Welcome to Marauder Moments - a chronicle of the Mortimer Street Marauders; the games we play, the rules we use, the figures we play with and the scenery they fight over. Hope you enjoy these pages and maybe call back to catch up with our escapades.

Saturday, 7 January 2012

Big Christmas game - The Battle of Strelitz 1813. Part 1.

It's traditional for the Marauders to stage a Christmas game - it's a good opportunity to spend a day together   messing about with toys and have a good laugh. On a more serious note it is also too good an opportunity to leave to chance so plenty of planning is required. This year I undertook that task with some relish. The tables at Triple Helix were booked from 10 am to 10pm 27th December 2011. The previous week Tony and I met at our club and set up the table, our usual 16 x 6 feet. We both drew maps and took lots of piccies to make sure we reset it correctly on the day...

The field from the south west with Bavarian and allied Brigades deploying to
attack  Strelitz on the right. 
We decided that we should use all of my French against a comparable Russian army chosen by Tony from his collection. This amounted to about 20 x 36 battalions of varying grades, circa 20 guns and 6 regiments of cavalry mostly about 24 strong, plus clouds of skirmishers. We kept it sensible as we had to get in and out in 12 hours and get a result. Rich was away on hols so Tony, Chris and I would have to muddle through ourselves.

Looking north east over Strelitz in the foreground. Russians massing in the southern ,
central and northern sectors ready to attack.
In order to help the game along I stipulated that all forces must be deployed on the table from the outset and quite far forward, the Russians about 18 inches on - the French about 12. I also decided every formed infantry unit and every cavalry unit over 20 strong would begin with 1d6 minus 3 casualties on the roster. This turned out to be very effective and something we will repeat. General de Brigade players will soon realise the significance of this...  

Looking north west from behind the northern section of the Russian centre from the plateau towards the plain flooding with French horsemen. Russian cavalry massing on the right. That road was Chris's objective - gulp!

Upon arrival we slapped down the scenery and deployed the armies in accordance with our pre-formulated plans. Here the fog of war crept in. I put down some vital villages in the wrong position by about a foot. Tony took this as an error in the Imperial Russian Topographical Department and just got on with it.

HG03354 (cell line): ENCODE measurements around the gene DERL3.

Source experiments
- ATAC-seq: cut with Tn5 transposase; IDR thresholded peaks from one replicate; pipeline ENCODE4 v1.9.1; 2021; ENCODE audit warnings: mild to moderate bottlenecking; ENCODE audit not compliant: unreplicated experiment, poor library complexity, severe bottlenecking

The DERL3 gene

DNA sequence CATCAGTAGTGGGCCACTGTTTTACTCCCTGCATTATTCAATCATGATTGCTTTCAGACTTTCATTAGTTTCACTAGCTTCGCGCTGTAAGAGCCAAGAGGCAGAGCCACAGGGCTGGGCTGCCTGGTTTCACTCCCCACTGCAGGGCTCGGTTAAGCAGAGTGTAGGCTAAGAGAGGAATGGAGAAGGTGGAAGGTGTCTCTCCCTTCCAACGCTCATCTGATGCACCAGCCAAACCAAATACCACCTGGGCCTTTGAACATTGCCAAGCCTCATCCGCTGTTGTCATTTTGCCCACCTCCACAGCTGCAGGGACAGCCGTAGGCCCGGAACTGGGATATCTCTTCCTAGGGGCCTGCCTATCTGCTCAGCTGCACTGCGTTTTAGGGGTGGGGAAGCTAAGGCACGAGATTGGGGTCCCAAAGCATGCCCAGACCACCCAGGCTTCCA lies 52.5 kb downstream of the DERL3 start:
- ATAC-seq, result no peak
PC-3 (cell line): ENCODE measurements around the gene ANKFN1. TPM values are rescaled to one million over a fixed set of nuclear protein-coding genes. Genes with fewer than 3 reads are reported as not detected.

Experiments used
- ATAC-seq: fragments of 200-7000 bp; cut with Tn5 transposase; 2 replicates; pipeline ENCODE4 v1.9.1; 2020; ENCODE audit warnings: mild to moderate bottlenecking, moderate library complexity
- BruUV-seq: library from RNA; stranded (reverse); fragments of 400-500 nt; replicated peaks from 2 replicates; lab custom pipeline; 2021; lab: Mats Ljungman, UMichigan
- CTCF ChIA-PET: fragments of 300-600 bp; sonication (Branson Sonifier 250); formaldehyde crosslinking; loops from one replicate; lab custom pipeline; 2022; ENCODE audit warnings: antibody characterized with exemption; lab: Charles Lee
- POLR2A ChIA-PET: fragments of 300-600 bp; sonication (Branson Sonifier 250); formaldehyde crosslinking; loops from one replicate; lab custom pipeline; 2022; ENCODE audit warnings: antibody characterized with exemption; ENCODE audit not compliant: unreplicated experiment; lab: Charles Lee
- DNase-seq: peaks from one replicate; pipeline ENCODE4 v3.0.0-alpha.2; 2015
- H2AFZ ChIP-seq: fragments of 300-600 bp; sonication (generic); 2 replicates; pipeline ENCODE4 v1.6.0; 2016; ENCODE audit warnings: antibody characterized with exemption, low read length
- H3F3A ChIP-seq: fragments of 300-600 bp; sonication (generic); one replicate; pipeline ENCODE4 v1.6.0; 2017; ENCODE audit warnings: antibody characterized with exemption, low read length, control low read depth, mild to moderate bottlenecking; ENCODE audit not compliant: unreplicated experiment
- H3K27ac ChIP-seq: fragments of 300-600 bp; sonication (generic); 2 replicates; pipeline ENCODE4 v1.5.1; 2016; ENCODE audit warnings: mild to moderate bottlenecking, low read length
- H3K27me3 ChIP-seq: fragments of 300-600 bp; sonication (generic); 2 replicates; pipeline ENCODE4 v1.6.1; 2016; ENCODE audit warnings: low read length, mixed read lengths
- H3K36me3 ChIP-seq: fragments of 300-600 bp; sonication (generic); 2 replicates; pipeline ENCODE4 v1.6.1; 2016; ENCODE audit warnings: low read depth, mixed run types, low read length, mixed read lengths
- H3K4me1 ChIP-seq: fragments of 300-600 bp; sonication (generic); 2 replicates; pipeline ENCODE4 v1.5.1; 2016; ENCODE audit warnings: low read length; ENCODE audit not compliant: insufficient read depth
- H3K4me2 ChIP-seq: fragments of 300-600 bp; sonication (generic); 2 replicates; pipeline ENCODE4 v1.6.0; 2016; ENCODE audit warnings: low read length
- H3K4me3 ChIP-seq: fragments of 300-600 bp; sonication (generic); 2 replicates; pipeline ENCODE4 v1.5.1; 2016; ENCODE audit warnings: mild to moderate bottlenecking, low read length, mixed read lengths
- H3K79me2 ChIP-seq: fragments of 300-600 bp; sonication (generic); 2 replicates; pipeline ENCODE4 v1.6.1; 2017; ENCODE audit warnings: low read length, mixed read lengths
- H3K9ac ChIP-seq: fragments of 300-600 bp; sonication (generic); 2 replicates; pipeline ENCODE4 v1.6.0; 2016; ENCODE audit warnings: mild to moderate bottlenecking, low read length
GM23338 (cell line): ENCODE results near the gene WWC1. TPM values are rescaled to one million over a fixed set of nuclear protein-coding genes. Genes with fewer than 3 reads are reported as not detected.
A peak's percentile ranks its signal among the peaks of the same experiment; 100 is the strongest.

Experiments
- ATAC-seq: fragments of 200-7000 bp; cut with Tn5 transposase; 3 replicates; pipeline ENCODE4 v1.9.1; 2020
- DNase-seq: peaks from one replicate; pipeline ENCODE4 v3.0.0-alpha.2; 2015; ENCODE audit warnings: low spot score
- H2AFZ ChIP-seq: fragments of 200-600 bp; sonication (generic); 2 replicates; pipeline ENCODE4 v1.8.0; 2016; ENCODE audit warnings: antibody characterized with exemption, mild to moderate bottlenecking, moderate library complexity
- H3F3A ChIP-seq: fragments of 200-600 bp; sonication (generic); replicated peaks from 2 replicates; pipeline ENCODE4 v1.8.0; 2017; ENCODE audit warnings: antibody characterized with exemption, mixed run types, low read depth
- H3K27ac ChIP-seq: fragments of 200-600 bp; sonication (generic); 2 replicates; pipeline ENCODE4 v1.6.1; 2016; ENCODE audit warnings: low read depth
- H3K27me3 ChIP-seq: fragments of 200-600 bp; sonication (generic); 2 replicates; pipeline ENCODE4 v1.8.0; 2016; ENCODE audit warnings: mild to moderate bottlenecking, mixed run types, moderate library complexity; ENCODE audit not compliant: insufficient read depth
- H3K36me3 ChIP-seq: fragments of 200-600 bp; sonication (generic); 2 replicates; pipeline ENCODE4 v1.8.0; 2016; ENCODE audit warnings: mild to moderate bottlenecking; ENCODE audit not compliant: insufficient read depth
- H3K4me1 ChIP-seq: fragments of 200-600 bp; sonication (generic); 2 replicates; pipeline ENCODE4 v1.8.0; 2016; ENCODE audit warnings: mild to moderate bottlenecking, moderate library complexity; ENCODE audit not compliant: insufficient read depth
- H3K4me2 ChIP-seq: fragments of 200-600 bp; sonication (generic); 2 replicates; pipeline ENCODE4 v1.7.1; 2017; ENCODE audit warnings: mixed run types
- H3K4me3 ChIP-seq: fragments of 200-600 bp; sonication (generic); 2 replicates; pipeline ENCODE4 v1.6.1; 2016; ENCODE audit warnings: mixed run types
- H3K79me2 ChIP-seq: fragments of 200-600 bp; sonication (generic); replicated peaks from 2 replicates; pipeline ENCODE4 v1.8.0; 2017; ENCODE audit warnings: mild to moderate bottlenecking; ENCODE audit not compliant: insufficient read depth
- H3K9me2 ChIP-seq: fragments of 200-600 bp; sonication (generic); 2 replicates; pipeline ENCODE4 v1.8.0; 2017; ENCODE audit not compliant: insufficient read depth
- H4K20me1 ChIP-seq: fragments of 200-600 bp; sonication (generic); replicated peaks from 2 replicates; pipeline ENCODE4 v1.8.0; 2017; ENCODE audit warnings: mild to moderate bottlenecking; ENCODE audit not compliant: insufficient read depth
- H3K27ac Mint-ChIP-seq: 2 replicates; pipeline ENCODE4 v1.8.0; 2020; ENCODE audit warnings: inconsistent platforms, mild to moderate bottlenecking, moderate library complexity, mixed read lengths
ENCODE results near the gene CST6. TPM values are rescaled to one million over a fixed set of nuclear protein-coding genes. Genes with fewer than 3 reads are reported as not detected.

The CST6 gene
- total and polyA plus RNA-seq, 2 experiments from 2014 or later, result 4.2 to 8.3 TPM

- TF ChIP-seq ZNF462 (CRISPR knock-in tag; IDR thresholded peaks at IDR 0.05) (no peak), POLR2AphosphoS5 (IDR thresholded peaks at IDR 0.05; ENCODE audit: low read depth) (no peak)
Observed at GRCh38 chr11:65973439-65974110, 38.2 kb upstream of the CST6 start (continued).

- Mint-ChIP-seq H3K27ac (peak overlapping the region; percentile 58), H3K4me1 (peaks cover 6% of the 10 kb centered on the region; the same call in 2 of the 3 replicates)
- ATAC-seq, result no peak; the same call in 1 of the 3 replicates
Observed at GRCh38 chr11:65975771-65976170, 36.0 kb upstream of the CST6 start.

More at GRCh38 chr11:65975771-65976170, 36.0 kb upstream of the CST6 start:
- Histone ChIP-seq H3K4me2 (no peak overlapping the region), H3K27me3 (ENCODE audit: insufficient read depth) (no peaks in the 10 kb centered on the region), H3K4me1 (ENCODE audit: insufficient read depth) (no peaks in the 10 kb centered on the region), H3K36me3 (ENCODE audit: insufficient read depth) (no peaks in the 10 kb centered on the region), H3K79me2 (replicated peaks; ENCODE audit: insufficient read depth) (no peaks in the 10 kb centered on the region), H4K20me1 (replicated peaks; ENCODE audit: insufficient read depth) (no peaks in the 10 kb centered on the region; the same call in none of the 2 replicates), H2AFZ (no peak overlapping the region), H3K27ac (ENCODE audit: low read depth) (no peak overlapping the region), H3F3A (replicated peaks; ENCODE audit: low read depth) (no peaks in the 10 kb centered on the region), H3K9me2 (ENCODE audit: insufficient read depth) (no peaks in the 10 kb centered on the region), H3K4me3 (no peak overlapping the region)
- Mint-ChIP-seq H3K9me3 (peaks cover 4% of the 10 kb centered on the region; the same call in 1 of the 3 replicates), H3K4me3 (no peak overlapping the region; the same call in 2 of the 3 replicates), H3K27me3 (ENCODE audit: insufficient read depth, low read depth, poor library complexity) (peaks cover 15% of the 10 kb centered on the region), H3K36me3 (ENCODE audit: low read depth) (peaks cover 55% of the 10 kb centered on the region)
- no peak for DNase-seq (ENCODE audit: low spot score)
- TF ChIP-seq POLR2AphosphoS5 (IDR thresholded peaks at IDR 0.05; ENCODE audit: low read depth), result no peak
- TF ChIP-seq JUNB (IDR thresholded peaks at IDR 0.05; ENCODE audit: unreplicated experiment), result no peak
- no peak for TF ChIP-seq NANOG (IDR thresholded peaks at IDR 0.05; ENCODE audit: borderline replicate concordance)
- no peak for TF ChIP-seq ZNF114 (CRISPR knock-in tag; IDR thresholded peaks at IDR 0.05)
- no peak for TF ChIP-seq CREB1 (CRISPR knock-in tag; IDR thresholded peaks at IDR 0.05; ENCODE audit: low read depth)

What a true gent that man is!  

Russian Uhlans and Dragoons move onto the plains to counter the French cavalry threat to the northern flank.
This would be mega.

The objectives for both sides were the same. Control the two main stretches of road across the board. This gave us all a reason to get stuck in. One ran along the northern end of the plateau at the bottom of the escarpment, the other diagonally across the southern sector between three villages including Strelitz, which lends its name to this fictitious battle.

We also agreed that one couldn't merely sit on the road but had to actually "control it" - that meant thinking about what features overlook it and what stages along the road are important. Victory would be discussed at the end. This may sound arbitrary and woolly, and it is. We are all old enough and ugly enough to do this.

French and German heavies with hussars and Guard Lancers with two horse batteries confront the fewer but much
 larger Russian regiments of Dragoons and Uhlans with their own horse guns.
Both sides decided to deploy substantial cavalry on the northern plain where the level farmland and lack of much woodland or urban terrain lent itself to a BIG hook across the table to capture the far end of the road from each other.   

Saxon elite heavies - the Garde de Corps.
Lithuanian Uhlans from Sievers cavalry. These proved harder than the Guard Lancers EVER imagined.
Seivers "leads" his Dragoons forward to confront the French and German horse on the plain.   
Down south near Strelitz Tony massed a dense block of columns to assault and then hold the village. Opposite a Brigade of Bavarians and Wurtemburgers had the same idea. The Russians got there first as jaegers penetrated the narrow streets and lined the walls to harass the advancing Bavarians. Both sides had supports; the French had another Brigade of four battalions protecting the flank plus a foot battery. The Russians turned up with a regiment of 32 elite Cuirassiers and a horse battery - bollocks.    
Superbly painted Russian line regiment in greatcoats. This unit is advancing along the ridgeline on the southern escarpment of the plateau.
The centre was basically up on the plating. This represented an area of raised farmland complete with drainage and irrigation ditches plus two large rocky outcrops to make things interesting. 

Chris and I used the narrow end of this to link our forces - always a vulnerable point. I paced the unreliable Italians here with their 12lb foot battery. One Italian battalion stayed in the village at the foot of the hillside to anchor the position. Chris deployed some of his infantry up here and some on the road in the north. He too had a foot battery. 

Another Battalion in greatcoats moving towards the suburbs of Strelitz. These look like grizzled veterans to me...